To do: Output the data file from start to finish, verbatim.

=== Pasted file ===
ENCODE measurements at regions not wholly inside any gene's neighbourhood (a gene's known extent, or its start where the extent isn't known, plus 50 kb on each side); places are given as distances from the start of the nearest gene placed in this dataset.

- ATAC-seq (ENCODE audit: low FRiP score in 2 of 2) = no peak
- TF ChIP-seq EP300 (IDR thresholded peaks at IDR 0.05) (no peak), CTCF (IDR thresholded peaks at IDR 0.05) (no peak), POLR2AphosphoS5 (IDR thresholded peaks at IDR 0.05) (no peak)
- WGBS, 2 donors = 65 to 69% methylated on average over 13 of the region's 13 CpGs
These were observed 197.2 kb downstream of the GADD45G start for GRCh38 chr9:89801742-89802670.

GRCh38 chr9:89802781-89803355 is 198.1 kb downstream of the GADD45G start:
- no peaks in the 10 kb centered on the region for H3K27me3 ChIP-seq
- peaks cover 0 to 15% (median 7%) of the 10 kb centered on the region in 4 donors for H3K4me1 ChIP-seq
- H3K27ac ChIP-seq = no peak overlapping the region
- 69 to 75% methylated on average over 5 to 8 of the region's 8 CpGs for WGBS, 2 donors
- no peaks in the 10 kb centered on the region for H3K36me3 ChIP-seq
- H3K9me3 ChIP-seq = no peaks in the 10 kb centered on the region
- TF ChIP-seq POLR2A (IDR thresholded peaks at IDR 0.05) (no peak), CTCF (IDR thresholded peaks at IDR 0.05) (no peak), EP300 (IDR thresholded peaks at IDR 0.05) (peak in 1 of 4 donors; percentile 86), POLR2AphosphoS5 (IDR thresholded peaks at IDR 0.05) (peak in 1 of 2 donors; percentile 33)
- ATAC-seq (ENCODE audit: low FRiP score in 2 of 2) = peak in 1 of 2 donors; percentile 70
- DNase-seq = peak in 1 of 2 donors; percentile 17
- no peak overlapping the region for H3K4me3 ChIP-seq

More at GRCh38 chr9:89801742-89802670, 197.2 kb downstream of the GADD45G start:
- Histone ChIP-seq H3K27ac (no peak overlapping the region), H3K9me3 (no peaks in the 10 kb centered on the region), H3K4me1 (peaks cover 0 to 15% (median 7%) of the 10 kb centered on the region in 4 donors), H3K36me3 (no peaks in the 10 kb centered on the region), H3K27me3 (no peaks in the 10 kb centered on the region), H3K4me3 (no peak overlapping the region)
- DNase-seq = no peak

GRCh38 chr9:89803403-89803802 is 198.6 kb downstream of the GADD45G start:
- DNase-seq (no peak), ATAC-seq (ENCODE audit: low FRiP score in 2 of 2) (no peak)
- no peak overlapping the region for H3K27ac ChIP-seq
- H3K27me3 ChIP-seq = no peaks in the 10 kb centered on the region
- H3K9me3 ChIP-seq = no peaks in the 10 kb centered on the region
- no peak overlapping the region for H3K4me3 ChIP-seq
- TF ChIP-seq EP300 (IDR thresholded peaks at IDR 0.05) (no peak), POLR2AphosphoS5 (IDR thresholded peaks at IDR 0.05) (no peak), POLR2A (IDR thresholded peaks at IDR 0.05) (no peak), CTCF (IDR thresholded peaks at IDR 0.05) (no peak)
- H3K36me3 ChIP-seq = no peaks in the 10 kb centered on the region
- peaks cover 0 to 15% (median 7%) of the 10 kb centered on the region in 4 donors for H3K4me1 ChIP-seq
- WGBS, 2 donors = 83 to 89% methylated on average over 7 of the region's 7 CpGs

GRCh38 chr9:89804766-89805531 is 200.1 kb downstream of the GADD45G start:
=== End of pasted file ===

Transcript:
ENCODE measurements at regions not wholly inside any gene's neighbourhood (a gene's known extent, or its start where the extent isn't known, plus 50 kb on each side); places are given as distances from the start of the nearest gene placed in this dataset.

- ATAC-seq (ENCODE audit: low FRiP score in 2 of 2) = no peak
- TF ChIP-seq EP300 (IDR thresholded peaks at IDR 0.05) (no peak), CTCF (IDR thresholded peaks at IDR 0.05) (no peak), POLR2AphosphoS5 (IDR thresholded peaks at IDR 0.05) (no peak)
- WGBS, 2 donors = 65 to 69% methylated on average over 13 of the region's 13 CpGs
These were observed 197.2 kb downstream of the GADD45G start for GRCh38 chr9:89801742-89802670.

GRCh38 chr9:89802781-89803355 is 198.1 kb downstream of the GADD45G start:
- no peaks in the 10 kb centered on the region for H3K27me3 ChIP-seq
- peaks cover 0 to 15% (median 7%) of the 10 kb centered on the region in 4 donors for H3K4me1 ChIP-seq
- H3K27ac ChIP-seq = no peak overlapping the region
- 69 to 75% methylated on average over 5 to 8 of the region's 8 CpGs for WGBS, 2 donors
- no peaks in the 10 kb centered on the region for H3K36me3 ChIP-seq
- H3K9me3 ChIP-seq = no peaks in the 10 kb centered on the region
- TF ChIP-seq POLR2A (IDR thresholded peaks at IDR 0.05) (no peak), CTCF (IDR thresholded peaks at IDR 0.05) (no peak), EP300 (IDR thresholded peaks at IDR 0.05) (peak in 1 of 4 donors; percentile 86), POLR2AphosphoS5 (IDR thresholded peaks at IDR 0.05) (peak in 1 of 2 donors; percentile 33)
- ATAC-seq (ENCODE audit: low FRiP score in 2 of 2) = peak in 1 of 2 donors; percentile 70
- DNase-seq = peak in 1 of 2 donors; percentile 17
- no peak overlapping the region for H3K4me3 ChIP-seq

More at GRCh38 chr9:89801742-89802670, 197.2 kb downstream of the GADD45G start:
- Histone ChIP-seq H3K27ac (no peak overlapping the region), H3K9me3 (no peaks in the 10 kb centered on the region), H3K4me1 (peaks cover 0 to 15% (median 7%) of the 10 kb centered on the region in 4 donors), H3K36me3 (no peaks in the 10 kb centered on the region), H3K27me3 (no peaks in the 10 kb centered on the region), H3K4me3 (no peak overlapping the region)
- DNase-seq = no peak

GRCh38 chr9:89803403-89803802 is 198.6 kb downstream of the GADD45G start:
- DNase-seq (no peak), ATAC-seq (ENCODE audit: low FRiP score in 2 of 2) (no peak)
- no peak overlapping the region for H3K27ac ChIP-seq
- H3K27me3 ChIP-seq = no peaks in the 10 kb centered on the region
- H3K9me3 ChIP-seq = no peaks in the 10 kb centered on the region
- no peak overlapping the region for H3K4me3 ChIP-seq
- TF ChIP-seq EP300 (IDR thresholded peaks at IDR 0.05) (no peak), POLR2AphosphoS5 (IDR thresholded peaks at IDR 0.05) (no peak), POLR2A (IDR thresholded peaks at IDR 0.05) (no peak), CTCF (IDR thresholded peaks at IDR 0.05) (no peak)
- H3K36me3 ChIP-seq = no peaks in the 10 kb centered on the region
- peaks cover 0 to 15% (median 7%) of the 10 kb centered on the region in 4 donors for H3K4me1 ChIP-seq
- WGBS, 2 donors = 83 to 89% methylated on average over 7 of the region's 7 CpGs

GRCh38 chr9:89804766-89805531 is 200.1 kb downstream of the GADD45G start: